“And I think, you know, that was a little reason for that velo dip. Once we got my weight back on, once I went down to Gwinnett, the velo started coming back up. Everything was fine, Spring 1.0, but once the quarantine kind of hit, it was a struggle to work out. I kept the arm in shape. The little things started to happen with mechanical-wise trying to reach for that velocity.”

Foltynewicz said he started over-throwing and then his mechanics failed. He was demoted to Gwinnett and carries some motivation, not necessarily bitterness.

“It kind of fuels you a little bit when somebody gives up on you like that,” Foltynewicz said. “We’ll just go from there. I worked my butt off in Gwinnett as best I could to try and come back and prove to everybody that wasn’t me.

“In ’20 when you throw almost 100 percent you see 90-91, when you’re used to seeing 95-96 and you keep reaching back, and reaching back, and it’s just not there. The mechanical stuff is off a little bit because you’re reaching back a little more. It’s not something fun you want to see at all.”

Who was Folty? It was hard to figure out over his 5-plus seasons with the Braves. A first-round pick of the Houston Astros and acquired in a trade before the 2015 season, Foltynewicz had what they call “stuff.” The four-seamer, the sinker, the slider. He had the makings of a top-end starter.

After a fitful three seasons (2015-17), Foltynewicz emerged in 2018 and became an All-Star. He had harnessed better that nervousness in tight spots, or after a few bad pitches, which made him speed up his delivery. Foltynewicz was 13-10 with a 2.85 ERA.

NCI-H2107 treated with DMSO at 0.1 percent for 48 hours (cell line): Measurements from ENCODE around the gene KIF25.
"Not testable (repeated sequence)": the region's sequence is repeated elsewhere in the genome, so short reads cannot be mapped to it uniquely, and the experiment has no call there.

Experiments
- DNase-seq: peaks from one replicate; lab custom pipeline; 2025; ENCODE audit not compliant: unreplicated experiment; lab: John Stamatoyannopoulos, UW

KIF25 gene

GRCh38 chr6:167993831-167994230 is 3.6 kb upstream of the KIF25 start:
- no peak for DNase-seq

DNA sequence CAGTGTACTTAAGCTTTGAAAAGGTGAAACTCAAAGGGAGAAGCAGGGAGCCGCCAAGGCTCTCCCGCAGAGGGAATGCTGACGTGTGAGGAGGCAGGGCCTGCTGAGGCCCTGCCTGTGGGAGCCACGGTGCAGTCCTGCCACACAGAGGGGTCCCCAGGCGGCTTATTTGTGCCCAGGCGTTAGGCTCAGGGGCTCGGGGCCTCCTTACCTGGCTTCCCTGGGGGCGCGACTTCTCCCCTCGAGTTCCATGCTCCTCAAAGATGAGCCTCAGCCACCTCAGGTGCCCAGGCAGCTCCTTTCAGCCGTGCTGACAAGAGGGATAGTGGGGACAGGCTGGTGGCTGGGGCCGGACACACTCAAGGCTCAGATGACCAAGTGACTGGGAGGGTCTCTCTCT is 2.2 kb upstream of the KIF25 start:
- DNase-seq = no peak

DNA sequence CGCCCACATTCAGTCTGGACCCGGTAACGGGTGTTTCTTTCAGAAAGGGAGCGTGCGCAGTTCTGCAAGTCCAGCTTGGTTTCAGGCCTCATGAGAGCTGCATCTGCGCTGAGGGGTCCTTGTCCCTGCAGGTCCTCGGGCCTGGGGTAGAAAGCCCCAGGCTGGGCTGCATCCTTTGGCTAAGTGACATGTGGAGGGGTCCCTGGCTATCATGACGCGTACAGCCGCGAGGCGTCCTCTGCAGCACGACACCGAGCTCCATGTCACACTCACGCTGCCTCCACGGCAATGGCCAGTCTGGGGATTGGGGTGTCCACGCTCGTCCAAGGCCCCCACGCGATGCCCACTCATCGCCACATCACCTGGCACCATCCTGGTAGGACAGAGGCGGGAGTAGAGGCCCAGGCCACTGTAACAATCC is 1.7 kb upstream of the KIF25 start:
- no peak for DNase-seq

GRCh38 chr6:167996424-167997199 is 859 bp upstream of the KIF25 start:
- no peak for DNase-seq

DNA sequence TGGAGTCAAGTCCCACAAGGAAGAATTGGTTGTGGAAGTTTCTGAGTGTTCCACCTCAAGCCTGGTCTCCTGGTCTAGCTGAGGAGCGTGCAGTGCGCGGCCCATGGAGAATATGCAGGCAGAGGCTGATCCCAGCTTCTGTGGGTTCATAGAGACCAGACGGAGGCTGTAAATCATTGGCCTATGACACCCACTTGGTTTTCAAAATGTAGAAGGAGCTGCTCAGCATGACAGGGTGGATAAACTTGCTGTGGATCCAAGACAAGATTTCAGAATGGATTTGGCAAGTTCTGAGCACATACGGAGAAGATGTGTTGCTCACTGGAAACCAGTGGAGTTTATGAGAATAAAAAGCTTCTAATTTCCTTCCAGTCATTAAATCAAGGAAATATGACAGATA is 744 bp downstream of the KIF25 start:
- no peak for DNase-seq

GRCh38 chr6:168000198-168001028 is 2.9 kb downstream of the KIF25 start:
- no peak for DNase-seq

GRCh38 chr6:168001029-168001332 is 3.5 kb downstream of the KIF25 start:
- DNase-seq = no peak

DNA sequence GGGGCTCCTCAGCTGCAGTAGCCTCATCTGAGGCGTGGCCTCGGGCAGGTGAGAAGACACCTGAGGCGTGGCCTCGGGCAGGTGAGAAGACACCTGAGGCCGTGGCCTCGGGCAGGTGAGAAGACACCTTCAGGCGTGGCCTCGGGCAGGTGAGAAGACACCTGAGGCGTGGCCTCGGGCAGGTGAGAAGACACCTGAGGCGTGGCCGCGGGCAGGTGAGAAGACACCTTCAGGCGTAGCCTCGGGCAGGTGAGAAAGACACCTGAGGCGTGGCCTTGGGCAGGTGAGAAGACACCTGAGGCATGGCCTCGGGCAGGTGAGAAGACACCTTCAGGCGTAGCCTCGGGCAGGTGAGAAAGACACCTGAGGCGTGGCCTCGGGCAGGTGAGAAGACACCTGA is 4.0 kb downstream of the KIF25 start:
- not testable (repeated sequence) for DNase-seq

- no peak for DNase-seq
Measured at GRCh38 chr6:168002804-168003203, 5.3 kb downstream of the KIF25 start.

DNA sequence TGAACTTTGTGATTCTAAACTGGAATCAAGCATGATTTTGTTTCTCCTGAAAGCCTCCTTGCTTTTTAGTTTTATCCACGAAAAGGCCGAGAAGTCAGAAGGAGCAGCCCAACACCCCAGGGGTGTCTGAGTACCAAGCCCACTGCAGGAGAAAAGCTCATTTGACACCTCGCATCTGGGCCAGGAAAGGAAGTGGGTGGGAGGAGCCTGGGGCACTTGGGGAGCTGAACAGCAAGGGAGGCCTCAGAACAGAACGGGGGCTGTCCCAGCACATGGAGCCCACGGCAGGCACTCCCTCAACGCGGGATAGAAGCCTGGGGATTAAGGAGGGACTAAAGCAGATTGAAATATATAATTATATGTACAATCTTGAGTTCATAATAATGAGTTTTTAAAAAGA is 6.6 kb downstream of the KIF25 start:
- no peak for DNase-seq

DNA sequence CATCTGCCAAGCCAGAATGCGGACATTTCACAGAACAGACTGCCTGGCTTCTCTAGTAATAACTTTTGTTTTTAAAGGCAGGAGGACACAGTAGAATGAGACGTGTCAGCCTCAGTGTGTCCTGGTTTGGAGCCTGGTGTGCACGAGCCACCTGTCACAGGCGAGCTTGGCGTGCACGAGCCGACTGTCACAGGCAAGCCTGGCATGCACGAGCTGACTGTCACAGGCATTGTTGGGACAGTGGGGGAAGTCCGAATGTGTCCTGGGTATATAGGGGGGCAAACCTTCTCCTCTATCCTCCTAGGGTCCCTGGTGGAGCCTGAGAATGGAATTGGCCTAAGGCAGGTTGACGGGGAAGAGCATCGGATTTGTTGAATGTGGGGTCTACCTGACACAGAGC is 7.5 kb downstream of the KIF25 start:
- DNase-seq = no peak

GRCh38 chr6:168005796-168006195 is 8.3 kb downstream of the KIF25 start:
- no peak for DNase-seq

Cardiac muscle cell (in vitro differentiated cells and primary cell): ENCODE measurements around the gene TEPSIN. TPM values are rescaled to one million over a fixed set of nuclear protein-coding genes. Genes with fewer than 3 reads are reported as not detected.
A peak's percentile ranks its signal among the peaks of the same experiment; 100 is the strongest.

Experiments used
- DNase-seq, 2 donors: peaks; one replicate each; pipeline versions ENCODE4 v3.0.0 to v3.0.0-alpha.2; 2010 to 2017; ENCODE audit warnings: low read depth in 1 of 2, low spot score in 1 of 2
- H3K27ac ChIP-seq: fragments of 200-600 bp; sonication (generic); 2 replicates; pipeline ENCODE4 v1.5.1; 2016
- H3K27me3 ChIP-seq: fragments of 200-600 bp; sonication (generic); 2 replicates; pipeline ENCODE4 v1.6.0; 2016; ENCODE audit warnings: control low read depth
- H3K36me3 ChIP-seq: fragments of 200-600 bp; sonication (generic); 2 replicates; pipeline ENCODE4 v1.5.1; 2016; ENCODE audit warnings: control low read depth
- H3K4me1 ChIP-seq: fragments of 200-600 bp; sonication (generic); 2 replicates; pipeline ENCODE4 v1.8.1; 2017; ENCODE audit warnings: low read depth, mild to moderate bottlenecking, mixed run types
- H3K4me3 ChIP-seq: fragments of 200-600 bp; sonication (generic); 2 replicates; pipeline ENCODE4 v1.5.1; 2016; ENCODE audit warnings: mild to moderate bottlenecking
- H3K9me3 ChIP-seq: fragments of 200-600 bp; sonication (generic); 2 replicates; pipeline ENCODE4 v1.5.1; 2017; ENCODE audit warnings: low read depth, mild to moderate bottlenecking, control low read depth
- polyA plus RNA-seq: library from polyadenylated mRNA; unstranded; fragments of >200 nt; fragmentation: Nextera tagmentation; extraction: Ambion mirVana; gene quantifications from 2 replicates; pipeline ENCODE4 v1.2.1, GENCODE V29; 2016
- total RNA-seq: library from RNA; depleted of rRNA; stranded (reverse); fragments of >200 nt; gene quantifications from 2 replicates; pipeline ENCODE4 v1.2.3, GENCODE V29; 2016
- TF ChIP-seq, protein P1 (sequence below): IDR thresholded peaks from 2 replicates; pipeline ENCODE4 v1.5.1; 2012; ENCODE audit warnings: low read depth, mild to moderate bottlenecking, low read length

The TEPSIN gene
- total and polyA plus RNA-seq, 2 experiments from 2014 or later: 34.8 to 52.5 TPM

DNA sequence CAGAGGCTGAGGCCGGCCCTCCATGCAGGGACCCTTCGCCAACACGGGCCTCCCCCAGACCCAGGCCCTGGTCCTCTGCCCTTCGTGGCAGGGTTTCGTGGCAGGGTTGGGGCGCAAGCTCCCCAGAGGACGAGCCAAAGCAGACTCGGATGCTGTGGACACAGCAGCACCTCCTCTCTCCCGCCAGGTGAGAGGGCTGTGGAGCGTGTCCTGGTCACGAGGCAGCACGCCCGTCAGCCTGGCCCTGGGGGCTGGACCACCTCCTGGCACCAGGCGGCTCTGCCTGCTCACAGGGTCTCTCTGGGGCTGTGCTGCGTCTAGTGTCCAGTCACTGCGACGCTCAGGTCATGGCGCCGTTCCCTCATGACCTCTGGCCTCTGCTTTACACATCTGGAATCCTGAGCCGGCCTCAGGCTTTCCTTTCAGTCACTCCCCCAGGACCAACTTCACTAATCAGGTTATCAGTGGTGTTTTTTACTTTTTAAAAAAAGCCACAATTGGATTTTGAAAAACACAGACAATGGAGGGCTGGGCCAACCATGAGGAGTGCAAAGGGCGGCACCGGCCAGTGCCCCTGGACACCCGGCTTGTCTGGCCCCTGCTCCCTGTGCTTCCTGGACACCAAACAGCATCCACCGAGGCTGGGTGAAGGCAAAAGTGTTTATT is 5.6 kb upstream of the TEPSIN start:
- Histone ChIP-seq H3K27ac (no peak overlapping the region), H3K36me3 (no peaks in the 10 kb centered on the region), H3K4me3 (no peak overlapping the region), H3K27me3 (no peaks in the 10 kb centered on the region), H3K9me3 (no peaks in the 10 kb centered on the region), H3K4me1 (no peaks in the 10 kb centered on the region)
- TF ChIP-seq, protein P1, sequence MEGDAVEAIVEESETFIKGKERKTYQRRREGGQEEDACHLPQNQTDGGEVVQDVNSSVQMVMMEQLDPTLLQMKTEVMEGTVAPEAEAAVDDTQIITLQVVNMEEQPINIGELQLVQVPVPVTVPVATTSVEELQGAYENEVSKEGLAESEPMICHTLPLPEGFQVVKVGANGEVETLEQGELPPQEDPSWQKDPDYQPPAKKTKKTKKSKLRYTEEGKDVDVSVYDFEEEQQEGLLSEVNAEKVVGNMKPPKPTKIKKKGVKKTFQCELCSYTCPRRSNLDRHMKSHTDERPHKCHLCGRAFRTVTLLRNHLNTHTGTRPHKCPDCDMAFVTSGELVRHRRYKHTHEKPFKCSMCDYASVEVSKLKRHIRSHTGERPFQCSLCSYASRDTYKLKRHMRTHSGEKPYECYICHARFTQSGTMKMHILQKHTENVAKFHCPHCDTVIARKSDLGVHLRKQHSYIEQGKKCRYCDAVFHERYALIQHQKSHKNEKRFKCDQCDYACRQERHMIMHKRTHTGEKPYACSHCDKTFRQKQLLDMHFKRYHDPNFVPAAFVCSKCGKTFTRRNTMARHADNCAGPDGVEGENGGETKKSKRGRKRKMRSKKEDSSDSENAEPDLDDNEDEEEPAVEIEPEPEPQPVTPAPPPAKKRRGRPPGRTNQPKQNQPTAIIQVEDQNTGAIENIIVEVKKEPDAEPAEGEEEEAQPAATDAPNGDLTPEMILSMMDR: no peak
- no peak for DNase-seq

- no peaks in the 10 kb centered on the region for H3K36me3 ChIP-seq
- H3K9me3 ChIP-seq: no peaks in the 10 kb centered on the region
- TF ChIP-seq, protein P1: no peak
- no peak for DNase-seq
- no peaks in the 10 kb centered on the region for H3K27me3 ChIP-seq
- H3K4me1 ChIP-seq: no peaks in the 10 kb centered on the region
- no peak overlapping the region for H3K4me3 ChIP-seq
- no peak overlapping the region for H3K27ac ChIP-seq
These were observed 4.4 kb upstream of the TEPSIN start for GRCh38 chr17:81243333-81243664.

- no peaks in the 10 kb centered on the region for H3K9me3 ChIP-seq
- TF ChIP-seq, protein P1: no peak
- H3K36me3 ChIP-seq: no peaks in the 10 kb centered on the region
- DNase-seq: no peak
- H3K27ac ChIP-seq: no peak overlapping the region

Folty regressed to start the 2019 season (2-5, 6.37 ERA) and he was kicked to Gwinnett on June 22. At the time, reports were he was there to sort out his pitches and find himself.

Foltynewicz said Wednesday it was an issue with his elbow, but he didn’t elaborate. He just decided in exile at Gwinnett to “screw it” and just throw the ball. When he returned to the Braves on Aug. 6, 2019, he was All-Star “Folty” again, going 6-1 with a 2.65 ERA over his final 11 starts.

In the best-of-five division series against the St. Louis Cardinals, the Braves down 1 game to none, Foltynewicz outdueled St. Louis ace Jack Flaherty with a remarkable seven scoreless innings (three hits, seven strikeouts). He was the first Braves pitcher to throw seven or more scoreless innings in a postseason game since Hall of Famer Tom Glavine went eight scoreless innings in Game 2 of the 2001 National League Division Series against Houston.

“I kind of got goose bumps thinking about it right now,” Foltynewicz said Wednesday. “It was electric there, you know, just to put that team on your shoulders there for a quick second ... you know, something you kind of just really dream about. Brings a smile to my face.”

A moment later he remembers how the story ends. “Game 5 overshadowed Game 2,” he said.

In the decisive Game 5 against the Cardinals, Foltynewicz and the Braves collapsed. He threw only 23 pitches, gave up seven runs, and the Braves were humiliated and eliminated from the playoffs in a 13-1 loss.

Then came 2020 and the quick hook. He stayed on the taxi squad with the Braves all the way through the 2020 playoffs, but was never called back up.

Now, Foltynewicz has a fresh start.

“I have to dig deep and get that Folty back,” he said. “Very generous and very grateful for the opportunity the Rangers are giving me right now. I have to go out and prove myself and for them to have some trust in me and prove that I can be the ’18, ’19 Folty.”